There were many ways in which Boston Public Schools (BPS) made Mission Hill School’s task difficult to carry outafter the Superintendent who worked with the union to initiate the Pilot left. Examples:

  1. In 2012, BPS moved the school to a very different neighborhood and a physical setting unsuited to the school’s stated aims, population, and existing structure.
    1. At about the same time, Boston Public Schools added a new group of special-needs students—soon constituting 35 percent of Mission Hill School’s population — almost double the proportions typical of Boston Public Schools. 
    2. In approximately 2010, the district eliminated the position of a liaison between the pilot schools and the district office. This person had been critical in helping me, for example, deal with “downtown.”
    3. Having removed the school’s leadership and released the report so late they made it hard for families to organize on behalf the school
    4. At some point Boston Public Schools required Mission Hill to abandon its curriculum, which was deeply a part of the school’s rationale for existing and for the structure it chose so as to align with it, in favor of BPSs standardized curriculum.

Our school’s inability to defend itself was in part due to the loss of key allies such as the chair of Harvard’s Education school, Vito Perrone, who was also the first co-chair of our governing board, as well as the death of Ted Sizer which also led to the demise of the Coalition of Essential Schools (Mission Hill was a member of the Coalition and they were a powerful network). 

We were on the chopping block for so many reasons. More than we ever knew.

I have spent hours trying to make sense of what happened. More and more has come to light. If the report had been released when promised (it was held until April 27, after parents and teachers could no longer find good schools to attend and work at) those of us wanting to object would have had time to research and refute some of the falsehoods in the report, and to understand why this happened as it did. Currently there is a pending Public Records Request for communication between Brenda Cassellius, Superintendent of BPS and Jeri Robinson, BPS School Board chair – in the belief that it would show that the decision was motivated by dwindling enrollment and the threat of receivership. And maybe as a last show of power by a much criticized Superintendent before Brenda Cassellius’s departure on June 30.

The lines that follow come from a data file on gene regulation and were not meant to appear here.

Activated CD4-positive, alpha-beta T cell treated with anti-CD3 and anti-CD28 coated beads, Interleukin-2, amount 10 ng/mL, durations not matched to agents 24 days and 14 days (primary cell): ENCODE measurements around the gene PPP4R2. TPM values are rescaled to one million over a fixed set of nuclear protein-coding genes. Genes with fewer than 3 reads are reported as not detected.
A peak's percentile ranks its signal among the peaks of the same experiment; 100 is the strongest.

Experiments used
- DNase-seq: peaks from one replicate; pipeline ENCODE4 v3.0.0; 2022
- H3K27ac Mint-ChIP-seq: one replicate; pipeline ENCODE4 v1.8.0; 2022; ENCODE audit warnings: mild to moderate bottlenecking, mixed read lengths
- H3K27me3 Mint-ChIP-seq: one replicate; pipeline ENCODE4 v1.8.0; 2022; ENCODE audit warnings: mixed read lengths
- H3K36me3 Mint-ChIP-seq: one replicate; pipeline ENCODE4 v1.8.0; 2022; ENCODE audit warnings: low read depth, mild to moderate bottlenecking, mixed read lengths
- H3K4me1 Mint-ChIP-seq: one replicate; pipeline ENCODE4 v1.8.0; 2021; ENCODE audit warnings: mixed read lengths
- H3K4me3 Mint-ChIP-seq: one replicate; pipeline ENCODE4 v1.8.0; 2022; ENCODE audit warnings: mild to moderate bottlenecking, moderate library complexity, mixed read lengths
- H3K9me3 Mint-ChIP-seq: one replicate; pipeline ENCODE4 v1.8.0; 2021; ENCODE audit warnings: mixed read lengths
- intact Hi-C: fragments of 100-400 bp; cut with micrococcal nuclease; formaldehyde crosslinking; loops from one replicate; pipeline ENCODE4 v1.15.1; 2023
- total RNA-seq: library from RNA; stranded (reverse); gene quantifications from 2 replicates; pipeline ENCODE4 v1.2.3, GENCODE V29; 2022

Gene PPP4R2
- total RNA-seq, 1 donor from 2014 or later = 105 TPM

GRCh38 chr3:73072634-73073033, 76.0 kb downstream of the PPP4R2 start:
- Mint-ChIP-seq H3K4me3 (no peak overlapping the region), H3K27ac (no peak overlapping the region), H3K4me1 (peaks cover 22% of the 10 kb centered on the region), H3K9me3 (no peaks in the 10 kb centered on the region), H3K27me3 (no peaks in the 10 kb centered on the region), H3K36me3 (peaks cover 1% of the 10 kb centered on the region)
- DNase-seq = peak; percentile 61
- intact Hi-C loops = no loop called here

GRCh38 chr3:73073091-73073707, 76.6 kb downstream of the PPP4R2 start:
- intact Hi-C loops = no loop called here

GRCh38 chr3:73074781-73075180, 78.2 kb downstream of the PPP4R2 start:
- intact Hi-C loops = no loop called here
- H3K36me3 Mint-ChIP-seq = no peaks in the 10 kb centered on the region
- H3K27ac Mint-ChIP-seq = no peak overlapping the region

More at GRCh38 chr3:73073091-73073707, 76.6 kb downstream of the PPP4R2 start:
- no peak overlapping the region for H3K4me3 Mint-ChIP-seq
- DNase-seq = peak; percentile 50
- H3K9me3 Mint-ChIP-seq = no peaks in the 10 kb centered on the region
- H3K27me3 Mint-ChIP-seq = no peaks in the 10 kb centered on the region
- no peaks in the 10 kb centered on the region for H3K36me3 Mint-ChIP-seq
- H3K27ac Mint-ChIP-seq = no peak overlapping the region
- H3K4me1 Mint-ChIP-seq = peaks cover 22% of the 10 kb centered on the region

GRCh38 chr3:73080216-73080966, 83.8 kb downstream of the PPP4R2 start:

This is a tragedy, but can we at least learn from it? Too many children and parents have been hurt by bullying, hopefully more attention by society to this issue might help. If schools could trust the system to be supportive and transparent it would better enable them to address this critical issue. But equally important is changing the relationship between the central authorities so that more autonomy on the local level is not a threat to “downtown”. We cannot let this pass without examination by those who have studied schools and school reform.

So, if you want a fuller account of the factual history let me know. Some former colleagues and friends have collectively put together an account of the events that led to this sad ending of what was a wonderful experience for us at Mission Hill. 

For more about what Mission Hill was like, you can get a glimpse watching Tom and Amy Valen’s film Good Morning Mission Hill (go to for more). and also read This School Belongs to You and Me by Emily Gasoi and Deborah Meier.